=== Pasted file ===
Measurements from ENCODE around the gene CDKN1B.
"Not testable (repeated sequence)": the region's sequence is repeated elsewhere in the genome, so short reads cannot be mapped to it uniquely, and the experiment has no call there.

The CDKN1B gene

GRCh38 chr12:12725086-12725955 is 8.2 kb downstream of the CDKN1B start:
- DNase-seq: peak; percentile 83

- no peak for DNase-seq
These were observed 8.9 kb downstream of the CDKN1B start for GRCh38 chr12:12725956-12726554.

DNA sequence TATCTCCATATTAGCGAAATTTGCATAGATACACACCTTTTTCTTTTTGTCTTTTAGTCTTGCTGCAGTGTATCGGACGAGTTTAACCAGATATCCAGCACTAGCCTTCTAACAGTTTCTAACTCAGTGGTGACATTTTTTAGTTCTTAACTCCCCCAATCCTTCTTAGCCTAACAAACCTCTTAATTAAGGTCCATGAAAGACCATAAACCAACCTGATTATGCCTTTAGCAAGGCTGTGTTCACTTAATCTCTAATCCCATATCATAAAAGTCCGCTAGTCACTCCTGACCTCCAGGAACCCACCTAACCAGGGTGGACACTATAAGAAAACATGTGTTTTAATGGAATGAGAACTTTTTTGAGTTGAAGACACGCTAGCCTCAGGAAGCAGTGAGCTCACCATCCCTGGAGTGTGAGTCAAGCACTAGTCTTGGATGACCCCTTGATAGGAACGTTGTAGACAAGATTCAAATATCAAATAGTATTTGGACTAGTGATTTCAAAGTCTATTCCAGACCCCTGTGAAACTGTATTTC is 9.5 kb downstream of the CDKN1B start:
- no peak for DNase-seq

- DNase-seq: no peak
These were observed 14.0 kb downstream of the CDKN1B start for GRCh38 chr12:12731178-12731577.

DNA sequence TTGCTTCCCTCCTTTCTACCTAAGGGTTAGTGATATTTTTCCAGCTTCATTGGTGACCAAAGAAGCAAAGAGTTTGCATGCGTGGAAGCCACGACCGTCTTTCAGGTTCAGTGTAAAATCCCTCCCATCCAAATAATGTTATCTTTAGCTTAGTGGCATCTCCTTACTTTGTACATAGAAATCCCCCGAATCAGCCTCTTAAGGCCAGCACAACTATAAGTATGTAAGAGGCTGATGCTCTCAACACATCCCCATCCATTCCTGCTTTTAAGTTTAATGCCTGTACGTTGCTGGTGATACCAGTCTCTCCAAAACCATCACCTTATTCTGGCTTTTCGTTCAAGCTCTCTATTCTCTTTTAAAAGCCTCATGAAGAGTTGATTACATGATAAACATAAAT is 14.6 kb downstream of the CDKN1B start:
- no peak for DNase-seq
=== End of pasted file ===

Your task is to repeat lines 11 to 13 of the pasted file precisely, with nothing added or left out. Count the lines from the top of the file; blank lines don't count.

These were observed 14.0 kb downstream of the CDKN1B start for GRCh38 chr12:12731178-12731577.

DNA sequence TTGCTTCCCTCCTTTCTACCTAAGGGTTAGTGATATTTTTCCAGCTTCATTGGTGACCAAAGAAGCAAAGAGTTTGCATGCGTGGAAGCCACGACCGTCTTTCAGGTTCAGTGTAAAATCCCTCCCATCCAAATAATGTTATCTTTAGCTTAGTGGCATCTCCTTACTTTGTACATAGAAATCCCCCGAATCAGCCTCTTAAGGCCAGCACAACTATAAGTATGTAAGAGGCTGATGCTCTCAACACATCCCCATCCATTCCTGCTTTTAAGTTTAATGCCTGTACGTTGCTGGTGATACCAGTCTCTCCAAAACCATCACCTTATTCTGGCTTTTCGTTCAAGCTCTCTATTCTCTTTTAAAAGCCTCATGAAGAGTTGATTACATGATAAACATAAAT is 14.6 kb downstream of the CDKN1B start:
- no peak for DNase-seq